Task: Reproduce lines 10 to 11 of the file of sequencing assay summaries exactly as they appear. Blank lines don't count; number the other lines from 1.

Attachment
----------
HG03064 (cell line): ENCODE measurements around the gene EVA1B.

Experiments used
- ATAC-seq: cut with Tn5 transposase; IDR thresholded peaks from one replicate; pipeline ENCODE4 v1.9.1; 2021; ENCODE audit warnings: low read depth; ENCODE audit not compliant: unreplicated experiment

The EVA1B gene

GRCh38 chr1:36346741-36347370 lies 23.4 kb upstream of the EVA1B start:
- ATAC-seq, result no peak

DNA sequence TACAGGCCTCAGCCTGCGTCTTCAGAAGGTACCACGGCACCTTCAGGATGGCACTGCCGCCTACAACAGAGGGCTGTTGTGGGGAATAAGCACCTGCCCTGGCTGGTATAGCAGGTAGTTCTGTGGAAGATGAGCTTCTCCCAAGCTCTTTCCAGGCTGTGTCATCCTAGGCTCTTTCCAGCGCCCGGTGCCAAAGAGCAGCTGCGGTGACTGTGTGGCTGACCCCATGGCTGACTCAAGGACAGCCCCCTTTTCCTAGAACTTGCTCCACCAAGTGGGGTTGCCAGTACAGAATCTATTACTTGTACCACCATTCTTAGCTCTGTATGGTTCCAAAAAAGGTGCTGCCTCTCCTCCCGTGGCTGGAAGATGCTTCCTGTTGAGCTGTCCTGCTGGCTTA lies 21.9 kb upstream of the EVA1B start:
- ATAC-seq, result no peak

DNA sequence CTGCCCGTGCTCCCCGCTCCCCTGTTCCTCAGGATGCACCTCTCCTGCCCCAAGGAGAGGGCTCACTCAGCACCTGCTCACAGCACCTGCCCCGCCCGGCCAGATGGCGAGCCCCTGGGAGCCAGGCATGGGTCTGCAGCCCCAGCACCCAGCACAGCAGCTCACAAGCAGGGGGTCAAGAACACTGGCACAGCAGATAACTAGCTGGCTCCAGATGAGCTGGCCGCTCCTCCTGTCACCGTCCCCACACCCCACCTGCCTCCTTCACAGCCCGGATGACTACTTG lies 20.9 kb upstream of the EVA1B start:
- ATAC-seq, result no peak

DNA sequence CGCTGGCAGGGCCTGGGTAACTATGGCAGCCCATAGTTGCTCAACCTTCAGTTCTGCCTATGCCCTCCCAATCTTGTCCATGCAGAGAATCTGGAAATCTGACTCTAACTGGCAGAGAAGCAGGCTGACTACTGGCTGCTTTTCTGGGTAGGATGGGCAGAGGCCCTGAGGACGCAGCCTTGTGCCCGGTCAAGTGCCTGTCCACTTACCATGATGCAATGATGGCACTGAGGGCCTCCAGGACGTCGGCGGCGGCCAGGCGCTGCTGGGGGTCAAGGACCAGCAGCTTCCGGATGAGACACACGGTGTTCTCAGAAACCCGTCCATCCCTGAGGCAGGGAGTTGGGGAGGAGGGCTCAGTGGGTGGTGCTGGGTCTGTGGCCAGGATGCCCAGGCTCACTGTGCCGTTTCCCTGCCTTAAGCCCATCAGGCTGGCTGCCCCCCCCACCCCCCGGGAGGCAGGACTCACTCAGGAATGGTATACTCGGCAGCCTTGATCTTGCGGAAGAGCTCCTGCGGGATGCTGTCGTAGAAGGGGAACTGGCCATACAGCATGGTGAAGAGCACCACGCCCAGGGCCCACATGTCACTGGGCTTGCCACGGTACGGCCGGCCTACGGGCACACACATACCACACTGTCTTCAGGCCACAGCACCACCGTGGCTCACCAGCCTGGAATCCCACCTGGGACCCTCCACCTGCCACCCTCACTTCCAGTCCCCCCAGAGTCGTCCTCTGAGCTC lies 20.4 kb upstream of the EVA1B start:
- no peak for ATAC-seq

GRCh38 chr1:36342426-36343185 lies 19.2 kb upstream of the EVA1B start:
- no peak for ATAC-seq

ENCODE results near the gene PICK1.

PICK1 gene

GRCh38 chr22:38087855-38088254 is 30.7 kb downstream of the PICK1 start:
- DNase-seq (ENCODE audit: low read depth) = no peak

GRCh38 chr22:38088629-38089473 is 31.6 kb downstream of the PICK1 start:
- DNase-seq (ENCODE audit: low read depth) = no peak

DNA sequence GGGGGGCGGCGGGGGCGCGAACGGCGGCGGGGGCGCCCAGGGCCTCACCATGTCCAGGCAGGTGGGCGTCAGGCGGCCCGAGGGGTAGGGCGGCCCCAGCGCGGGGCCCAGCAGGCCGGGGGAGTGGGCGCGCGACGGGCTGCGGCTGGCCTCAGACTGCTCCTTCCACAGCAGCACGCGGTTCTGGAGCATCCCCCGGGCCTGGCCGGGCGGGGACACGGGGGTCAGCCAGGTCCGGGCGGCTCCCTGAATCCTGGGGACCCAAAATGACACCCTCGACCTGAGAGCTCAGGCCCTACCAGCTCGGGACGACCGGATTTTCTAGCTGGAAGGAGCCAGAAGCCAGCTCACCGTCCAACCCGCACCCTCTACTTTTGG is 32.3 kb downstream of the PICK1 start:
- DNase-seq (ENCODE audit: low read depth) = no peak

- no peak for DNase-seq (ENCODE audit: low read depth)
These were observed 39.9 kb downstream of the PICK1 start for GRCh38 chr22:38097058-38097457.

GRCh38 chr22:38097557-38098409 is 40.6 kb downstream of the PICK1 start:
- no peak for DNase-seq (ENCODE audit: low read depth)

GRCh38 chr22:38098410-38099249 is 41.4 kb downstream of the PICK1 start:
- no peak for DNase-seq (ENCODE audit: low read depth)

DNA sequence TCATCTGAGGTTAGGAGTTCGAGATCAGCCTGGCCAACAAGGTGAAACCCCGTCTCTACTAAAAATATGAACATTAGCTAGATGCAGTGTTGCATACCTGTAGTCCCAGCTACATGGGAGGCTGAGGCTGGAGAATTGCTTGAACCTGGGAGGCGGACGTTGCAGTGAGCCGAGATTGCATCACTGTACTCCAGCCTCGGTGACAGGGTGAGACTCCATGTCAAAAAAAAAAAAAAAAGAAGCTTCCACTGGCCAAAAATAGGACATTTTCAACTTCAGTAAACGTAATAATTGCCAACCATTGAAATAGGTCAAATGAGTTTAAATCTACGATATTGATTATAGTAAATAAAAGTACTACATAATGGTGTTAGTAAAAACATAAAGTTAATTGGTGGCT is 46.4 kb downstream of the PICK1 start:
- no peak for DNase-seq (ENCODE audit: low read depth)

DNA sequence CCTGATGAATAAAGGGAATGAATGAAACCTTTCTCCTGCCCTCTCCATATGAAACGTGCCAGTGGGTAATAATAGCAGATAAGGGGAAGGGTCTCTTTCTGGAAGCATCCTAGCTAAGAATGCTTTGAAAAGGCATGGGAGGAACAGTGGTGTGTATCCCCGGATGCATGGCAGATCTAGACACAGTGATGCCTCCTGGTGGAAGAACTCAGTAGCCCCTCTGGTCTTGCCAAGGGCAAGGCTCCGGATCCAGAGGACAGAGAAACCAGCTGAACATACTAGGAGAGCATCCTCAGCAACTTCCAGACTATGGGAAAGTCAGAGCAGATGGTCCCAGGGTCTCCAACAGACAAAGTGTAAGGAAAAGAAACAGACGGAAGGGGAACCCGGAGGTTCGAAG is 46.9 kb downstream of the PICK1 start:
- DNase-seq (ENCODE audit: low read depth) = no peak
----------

- ATAC-seq, result no peak

DNA sequence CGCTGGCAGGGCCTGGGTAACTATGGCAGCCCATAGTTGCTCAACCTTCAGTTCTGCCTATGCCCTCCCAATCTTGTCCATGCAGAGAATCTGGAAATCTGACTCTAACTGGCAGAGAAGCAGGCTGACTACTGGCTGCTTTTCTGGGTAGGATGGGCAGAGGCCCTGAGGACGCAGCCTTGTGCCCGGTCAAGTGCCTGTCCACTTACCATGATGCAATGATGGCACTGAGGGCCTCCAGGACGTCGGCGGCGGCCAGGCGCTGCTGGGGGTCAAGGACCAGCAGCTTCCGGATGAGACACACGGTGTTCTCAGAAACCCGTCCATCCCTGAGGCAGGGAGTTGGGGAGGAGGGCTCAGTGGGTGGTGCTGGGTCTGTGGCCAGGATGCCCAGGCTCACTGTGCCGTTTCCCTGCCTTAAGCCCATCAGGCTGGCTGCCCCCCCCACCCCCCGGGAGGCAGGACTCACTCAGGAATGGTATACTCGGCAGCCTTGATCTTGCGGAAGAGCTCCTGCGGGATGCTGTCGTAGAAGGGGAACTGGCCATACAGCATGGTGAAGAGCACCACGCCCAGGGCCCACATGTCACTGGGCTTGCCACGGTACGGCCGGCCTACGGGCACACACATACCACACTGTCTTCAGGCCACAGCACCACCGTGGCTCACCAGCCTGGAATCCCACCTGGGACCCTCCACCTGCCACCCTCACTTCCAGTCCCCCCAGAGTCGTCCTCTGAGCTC lies 20.4 kb upstream of the EVA1B start: